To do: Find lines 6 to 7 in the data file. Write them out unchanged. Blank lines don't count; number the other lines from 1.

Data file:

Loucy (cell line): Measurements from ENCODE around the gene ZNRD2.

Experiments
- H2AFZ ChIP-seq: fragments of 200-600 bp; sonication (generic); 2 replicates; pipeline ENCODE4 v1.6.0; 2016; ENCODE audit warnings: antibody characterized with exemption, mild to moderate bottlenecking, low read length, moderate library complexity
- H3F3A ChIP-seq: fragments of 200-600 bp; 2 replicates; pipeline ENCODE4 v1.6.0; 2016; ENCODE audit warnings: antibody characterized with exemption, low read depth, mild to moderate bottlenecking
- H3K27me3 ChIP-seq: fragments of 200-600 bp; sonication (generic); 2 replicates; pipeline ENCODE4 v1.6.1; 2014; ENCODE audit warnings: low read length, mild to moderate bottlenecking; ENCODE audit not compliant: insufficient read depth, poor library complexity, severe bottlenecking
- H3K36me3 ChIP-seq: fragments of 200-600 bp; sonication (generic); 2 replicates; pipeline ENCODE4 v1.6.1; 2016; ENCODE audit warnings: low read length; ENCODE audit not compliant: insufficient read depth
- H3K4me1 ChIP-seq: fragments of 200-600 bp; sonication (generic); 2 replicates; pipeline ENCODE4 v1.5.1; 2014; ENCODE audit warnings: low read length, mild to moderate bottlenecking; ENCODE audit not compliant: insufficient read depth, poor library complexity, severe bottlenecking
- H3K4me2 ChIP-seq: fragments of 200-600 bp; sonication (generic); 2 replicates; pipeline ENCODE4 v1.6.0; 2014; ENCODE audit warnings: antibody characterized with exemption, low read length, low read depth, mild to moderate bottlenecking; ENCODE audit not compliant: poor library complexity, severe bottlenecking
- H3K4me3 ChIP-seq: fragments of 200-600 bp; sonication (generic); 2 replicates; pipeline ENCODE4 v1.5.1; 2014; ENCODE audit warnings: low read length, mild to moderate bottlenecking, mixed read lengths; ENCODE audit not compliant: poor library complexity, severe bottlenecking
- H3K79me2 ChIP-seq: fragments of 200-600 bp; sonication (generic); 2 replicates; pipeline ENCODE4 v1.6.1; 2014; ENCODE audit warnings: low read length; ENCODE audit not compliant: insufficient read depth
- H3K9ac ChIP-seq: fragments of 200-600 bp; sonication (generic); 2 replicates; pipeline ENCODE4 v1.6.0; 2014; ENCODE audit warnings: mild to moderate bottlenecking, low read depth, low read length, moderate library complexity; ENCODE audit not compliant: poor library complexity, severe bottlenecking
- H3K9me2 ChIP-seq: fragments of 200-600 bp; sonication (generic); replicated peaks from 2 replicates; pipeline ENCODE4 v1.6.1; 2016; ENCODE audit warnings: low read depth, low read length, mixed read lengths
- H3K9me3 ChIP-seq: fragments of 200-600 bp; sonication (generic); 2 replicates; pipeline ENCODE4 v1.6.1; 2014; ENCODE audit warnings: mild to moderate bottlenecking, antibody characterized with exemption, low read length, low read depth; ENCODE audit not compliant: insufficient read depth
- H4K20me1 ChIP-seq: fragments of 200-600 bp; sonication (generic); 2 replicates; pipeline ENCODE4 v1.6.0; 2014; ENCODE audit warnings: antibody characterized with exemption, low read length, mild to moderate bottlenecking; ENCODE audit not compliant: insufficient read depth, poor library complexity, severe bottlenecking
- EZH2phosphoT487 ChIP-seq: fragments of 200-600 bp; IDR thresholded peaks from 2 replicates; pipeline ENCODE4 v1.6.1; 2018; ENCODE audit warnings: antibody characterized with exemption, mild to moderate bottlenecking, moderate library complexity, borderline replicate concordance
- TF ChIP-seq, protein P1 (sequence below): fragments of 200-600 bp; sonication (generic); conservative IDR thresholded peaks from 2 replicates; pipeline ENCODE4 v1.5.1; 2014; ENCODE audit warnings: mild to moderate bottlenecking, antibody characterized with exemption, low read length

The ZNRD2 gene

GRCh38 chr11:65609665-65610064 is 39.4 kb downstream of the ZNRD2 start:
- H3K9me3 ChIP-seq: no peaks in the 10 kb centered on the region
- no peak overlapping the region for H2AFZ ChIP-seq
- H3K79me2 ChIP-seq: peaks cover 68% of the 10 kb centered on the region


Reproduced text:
- H3K36me3 ChIP-seq: fragments of 200-600 bp; sonication (generic); 2 replicates; pipeline ENCODE4 v1.6.1; 2016; ENCODE audit warnings: low read length; ENCODE audit not compliant: insufficient read depth
- H3K4me1 ChIP-seq: fragments of 200-600 bp; sonication (generic); 2 replicates; pipeline ENCODE4 v1.5.1; 2014; ENCODE audit warnings: low read length, mild to moderate bottlenecking; ENCODE audit not compliant: insufficient read depth, poor library complexity, severe bottlenecking